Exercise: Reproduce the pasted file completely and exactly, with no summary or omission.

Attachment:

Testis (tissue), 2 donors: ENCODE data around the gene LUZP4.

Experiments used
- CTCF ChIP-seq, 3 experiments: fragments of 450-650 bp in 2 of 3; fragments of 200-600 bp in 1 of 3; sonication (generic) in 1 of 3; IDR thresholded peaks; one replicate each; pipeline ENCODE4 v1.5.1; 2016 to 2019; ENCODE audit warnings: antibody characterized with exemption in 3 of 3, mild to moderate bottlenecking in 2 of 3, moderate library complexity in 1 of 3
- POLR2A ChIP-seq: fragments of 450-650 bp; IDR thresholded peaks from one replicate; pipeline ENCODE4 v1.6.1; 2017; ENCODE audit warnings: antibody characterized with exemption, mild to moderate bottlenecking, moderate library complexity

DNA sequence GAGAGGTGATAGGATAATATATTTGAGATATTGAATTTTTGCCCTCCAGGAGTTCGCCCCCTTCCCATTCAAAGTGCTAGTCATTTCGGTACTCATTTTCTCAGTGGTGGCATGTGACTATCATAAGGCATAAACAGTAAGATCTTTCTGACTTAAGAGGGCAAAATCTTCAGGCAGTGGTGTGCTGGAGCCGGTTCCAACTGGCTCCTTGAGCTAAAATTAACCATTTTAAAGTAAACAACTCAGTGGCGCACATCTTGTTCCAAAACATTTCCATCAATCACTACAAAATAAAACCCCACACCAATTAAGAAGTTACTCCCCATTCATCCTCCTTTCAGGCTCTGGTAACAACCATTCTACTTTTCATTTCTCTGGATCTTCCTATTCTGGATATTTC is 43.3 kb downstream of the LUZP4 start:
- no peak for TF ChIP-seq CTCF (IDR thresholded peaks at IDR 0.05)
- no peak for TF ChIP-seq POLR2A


Testis (tissue), 2 donors: ENCODE data around the gene LUZP4.

Experiments used
- CTCF ChIP-seq, 3 experiments: fragments of 450-650 bp in 2 of 3; fragments of 200-600 bp in 1 of 3; sonication (generic) in 1 of 3; IDR thresholded peaks; one replicate each; pipeline ENCODE4 v1.5.1; 2016 to 2019; ENCODE audit warnings: antibody characterized with exemption in 3 of 3, mild to moderate bottlenecking in 2 of 3, moderate library complexity in 1 of 3
- POLR2A ChIP-seq: fragments of 450-650 bp; IDR thresholded peaks from one replicate; pipeline ENCODE4 v1.6.1; 2017; ENCODE audit warnings: antibody characterized with exemption, mild to moderate bottlenecking, moderate library complexity

DNA sequence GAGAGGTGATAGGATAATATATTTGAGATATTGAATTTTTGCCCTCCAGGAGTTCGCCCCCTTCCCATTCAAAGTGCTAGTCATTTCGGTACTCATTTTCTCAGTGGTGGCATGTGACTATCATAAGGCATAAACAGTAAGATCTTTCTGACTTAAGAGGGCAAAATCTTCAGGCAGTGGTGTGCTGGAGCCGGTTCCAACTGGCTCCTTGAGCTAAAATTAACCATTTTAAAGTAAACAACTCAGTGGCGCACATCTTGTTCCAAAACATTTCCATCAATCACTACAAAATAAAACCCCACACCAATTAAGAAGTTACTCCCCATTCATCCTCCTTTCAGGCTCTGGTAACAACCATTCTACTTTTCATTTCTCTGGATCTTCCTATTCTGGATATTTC is 43.3 kb downstream of the LUZP4 start:
- no peak for TF ChIP-seq CTCF (IDR thresholded peaks at IDR 0.05)
- no peak for TF ChIP-seq POLR2A